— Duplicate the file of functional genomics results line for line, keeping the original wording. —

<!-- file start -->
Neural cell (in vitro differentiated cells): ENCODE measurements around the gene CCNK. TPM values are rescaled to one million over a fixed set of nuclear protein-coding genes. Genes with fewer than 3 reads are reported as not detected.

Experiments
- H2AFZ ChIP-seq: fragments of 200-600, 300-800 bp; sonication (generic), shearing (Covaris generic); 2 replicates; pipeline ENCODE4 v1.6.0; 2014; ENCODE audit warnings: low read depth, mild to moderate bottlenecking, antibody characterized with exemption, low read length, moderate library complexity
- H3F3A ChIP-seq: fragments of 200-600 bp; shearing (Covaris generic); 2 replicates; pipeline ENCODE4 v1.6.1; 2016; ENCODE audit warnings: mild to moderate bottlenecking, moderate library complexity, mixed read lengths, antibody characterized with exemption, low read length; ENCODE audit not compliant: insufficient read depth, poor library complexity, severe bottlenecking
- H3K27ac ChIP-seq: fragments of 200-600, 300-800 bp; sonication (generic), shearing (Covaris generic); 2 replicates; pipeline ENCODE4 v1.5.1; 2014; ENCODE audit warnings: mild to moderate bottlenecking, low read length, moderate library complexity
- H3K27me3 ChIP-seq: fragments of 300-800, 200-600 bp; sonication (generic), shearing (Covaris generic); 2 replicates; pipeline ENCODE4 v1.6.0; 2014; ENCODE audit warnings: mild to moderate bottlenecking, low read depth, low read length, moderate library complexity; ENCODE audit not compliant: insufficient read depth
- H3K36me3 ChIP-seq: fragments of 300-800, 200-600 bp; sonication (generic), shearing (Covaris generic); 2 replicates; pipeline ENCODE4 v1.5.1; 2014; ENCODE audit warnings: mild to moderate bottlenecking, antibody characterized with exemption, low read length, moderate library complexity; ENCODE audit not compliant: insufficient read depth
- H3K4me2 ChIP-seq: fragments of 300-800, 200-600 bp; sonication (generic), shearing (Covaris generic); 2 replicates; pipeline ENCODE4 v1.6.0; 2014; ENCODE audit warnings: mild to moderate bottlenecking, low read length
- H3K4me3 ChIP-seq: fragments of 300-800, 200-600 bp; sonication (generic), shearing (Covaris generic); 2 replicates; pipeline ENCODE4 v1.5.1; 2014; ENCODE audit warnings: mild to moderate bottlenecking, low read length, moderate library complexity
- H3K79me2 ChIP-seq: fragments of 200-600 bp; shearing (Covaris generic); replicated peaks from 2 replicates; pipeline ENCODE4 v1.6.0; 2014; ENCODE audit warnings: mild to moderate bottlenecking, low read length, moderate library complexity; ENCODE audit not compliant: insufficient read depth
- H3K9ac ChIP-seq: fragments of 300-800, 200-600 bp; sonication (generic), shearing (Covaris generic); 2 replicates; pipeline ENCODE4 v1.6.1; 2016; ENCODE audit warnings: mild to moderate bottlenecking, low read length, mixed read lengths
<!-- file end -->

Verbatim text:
Neural cell (in vitro differentiated cells): ENCODE measurements around the gene CCNK. TPM values are rescaled to one million over a fixed set of nuclear protein-coding genes. Genes with fewer than 3 reads are reported as not detected.

Experiments
- H2AFZ ChIP-seq: fragments of 200-600, 300-800 bp; sonication (generic), shearing (Covaris generic); 2 replicates; pipeline ENCODE4 v1.6.0; 2014; ENCODE audit warnings: low read depth, mild to moderate bottlenecking, antibody characterized with exemption, low read length, moderate library complexity
- H3F3A ChIP-seq: fragments of 200-600 bp; shearing (Covaris generic); 2 replicates; pipeline ENCODE4 v1.6.1; 2016; ENCODE audit warnings: mild to moderate bottlenecking, moderate library complexity, mixed read lengths, antibody characterized with exemption, low read length; ENCODE audit not compliant: insufficient read depth, poor library complexity, severe bottlenecking
- H3K27ac ChIP-seq: fragments of 200-600, 300-800 bp; sonication (generic), shearing (Covaris generic); 2 replicates; pipeline ENCODE4 v1.5.1; 2014; ENCODE audit warnings: mild to moderate bottlenecking, low read length, moderate library complexity
- H3K27me3 ChIP-seq: fragments of 300-800, 200-600 bp; sonication (generic), shearing (Covaris generic); 2 replicates; pipeline ENCODE4 v1.6.0; 2014; ENCODE audit warnings: mild to moderate bottlenecking, low read depth, low read length, moderate library complexity; ENCODE audit not compliant: insufficient read depth
- H3K36me3 ChIP-seq: fragments of 300-800, 200-600 bp; sonication (generic), shearing (Covaris generic); 2 replicates; pipeline ENCODE4 v1.5.1; 2014; ENCODE audit warnings: mild to moderate bottlenecking, antibody characterized with exemption, low read length, moderate library complexity; ENCODE audit not compliant: insufficient read depth
- H3K4me2 ChIP-seq: fragments of 300-800, 200-600 bp; sonication (generic), shearing (Covaris generic); 2 replicates; pipeline ENCODE4 v1.6.0; 2014; ENCODE audit warnings: mild to moderate bottlenecking, low read length
- H3K4me3 ChIP-seq: fragments of 300-800, 200-600 bp; sonication (generic), shearing (Covaris generic); 2 replicates; pipeline ENCODE4 v1.5.1; 2014; ENCODE audit warnings: mild to moderate bottlenecking, low read length, moderate library complexity
- H3K79me2 ChIP-seq: fragments of 200-600 bp; shearing (Covaris generic); replicated peaks from 2 replicates; pipeline ENCODE4 v1.6.0; 2014; ENCODE audit warnings: mild to moderate bottlenecking, low read length, moderate library complexity; ENCODE audit not compliant: insufficient read depth
- H3K9ac ChIP-seq: fragments of 300-800, 200-600 bp; sonication (generic), shearing (Covaris generic); 2 replicates; pipeline ENCODE4 v1.6.1; 2016; ENCODE audit warnings: mild to moderate bottlenecking, low read length, mixed read lengths